Everyone agrees the planet is getting warmer, barring maybe a President of the world’s most powerful country. What do we do about it? How do we adapt to it?
More than 2 decades ago, Chewang Norphel, also known as the Ice Man of Ladakh, hit upon an ingenious idea. What if he could somehow store all the water that goes waste in the winter so that it can be used in spring, when it is most needed by farmers? That is when he used all his civil engineering knowledge to build an artificial glacier. He constructed a wide sloping diversion canal through a narrow stream and built check dams on it, so that when water would fall down from these dams, its flow would slow and the thin layer of it would form ice in the freezing winters of Ladakh. This would subsequently melt when the temperatures would start to increase from the months of March and April. The only problem was, the surface area of these glaciers was too big. At once, the whole glacier would be exposed to sun’s heat and thus would melt very quickly. This would leave the fields with a substantial dry period between when this artificial glacier water would finish and the natural glaciers (receded and higher up) would start melting.
Inspired by Norphel’s work and to tackle this problem of dry period, Sonam Wangchuk, an education reformist and innovator, along with his team, came upon the idea of building a cone of ice similar to the shape of local sacred mud structures called stupas. Since this ice stupa would grow vertically up towards the sun, less surface area would be exposed to the sun’s rays and hence it would very well hold water until the month of June, when the natural glaciers would start melting. To build this stupa, water flows down from a pipe and at its lowest point (close to the stupa) starts to rise up. At night, in sub zero temperatures coupled with wind chill, the water that sprinkles out of the fountain falls down and freezes. This cycle helps in increasing the ice stupa’s size and gives it it’s shape.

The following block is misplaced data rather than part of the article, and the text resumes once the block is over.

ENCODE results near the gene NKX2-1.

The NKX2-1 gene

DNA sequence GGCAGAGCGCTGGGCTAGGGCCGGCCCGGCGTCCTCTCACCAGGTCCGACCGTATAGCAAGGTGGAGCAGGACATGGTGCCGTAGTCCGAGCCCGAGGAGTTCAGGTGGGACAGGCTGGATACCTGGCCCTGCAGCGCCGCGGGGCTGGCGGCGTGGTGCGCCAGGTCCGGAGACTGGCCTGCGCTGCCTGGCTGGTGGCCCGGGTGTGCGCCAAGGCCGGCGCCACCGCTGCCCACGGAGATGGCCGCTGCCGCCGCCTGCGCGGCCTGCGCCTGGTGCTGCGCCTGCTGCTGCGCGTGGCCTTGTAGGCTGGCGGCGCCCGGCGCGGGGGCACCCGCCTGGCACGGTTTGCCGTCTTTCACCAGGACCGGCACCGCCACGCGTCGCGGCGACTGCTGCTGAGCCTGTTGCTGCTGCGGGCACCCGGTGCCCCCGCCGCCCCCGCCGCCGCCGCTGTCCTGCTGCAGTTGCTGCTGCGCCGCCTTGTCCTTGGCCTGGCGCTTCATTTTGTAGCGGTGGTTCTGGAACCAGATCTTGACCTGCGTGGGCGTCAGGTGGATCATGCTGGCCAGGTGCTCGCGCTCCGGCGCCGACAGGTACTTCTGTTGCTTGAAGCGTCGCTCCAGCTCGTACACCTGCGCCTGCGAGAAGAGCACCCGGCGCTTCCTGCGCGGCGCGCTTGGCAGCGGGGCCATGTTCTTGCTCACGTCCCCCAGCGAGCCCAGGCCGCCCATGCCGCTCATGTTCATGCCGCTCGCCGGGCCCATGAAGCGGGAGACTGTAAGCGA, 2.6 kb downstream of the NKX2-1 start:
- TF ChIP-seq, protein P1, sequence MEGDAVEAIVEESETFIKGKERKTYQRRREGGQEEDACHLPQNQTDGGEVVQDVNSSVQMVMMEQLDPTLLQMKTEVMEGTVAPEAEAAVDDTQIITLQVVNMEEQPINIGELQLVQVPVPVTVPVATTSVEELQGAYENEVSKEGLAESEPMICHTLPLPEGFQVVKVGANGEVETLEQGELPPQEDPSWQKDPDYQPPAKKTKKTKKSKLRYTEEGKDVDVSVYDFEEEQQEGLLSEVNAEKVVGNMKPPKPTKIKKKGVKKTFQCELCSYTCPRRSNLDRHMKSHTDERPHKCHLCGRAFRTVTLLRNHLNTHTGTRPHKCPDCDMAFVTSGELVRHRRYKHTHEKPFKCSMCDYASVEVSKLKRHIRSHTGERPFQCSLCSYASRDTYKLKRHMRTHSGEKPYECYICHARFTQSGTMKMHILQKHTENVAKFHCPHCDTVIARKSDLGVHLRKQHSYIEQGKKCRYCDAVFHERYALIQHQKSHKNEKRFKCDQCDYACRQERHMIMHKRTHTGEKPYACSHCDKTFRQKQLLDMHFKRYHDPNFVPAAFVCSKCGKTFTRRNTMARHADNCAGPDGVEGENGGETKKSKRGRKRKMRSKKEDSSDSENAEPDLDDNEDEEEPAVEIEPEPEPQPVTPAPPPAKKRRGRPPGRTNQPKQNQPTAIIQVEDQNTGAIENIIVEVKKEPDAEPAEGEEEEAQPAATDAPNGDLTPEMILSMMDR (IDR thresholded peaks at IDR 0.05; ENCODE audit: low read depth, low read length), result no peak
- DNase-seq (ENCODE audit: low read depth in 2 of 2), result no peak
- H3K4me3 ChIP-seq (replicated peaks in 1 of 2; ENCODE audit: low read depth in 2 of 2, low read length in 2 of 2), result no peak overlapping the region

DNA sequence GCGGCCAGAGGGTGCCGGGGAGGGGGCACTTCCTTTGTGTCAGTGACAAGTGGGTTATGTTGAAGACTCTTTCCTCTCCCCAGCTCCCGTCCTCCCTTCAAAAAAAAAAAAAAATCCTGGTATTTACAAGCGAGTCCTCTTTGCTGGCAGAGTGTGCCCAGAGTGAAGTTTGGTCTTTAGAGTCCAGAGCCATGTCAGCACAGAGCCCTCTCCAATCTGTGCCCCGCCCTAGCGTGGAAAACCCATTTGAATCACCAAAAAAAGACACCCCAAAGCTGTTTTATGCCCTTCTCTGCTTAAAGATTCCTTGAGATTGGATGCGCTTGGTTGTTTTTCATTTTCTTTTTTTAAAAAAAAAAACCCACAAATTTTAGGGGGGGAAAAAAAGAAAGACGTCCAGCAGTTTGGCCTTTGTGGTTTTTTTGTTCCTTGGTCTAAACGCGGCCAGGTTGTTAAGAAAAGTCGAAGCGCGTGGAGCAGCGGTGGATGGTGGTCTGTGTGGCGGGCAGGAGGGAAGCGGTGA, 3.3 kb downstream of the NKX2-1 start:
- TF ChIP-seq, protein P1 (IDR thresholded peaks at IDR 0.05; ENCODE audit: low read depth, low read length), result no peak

Last month, I made a trip to Ladakh to work with the ice stupa team. I spent 6 days with them helping them in increasing the quantity of ice (and thus water) by tying threads and nets from higher points to lower points on the stupa. As trivial as it sounds, it’s not. The threads and nets soak the water when it’s sprinkled from the top and overnight a layer of ice is formed around them. The dripping water also forms stalactites on the threads and nets, thereby increasing the quantity of ice. These also make it easier to climb higher up on the stupa for whenever there is a need to work on top. On some days, we also put sea buck thorns under these threads and nets to fill the gaps. The thorns also catch water and form ice around the branches, thus filling the gap with ice. If this is not done, sometimes the weight of the ice on the threads is so much that it makes it dangerous to climb on them without a base of thorns underneath. Interestingly, one can also go inside the stupa through a tunnel to attach more pipes (to increase height) or carry out general maintenance. I also helped Shahzad, a member of the stupa team, in building a tunnel and dome with wooden sticks, PVC pipes and threads. When water falls on this structure, it freezes to form ice around the sticks, threads and ice, which solidifies the dome.
The team stays in a greenhouse that stays warm even in the harshest of winters without the use of any electrical heater. The greenhouse is constructed of stone, brick and wood. The south side of the house is covered with a slanting poly-sheet for maximum infiltration of sunlight, which helps in trapping the heat.
Without a doubt the ice stupa team works in one of the harshest environments only to find solutions that will help us adapt to a warmer world. A world that we are creating – by consuming, by wasting …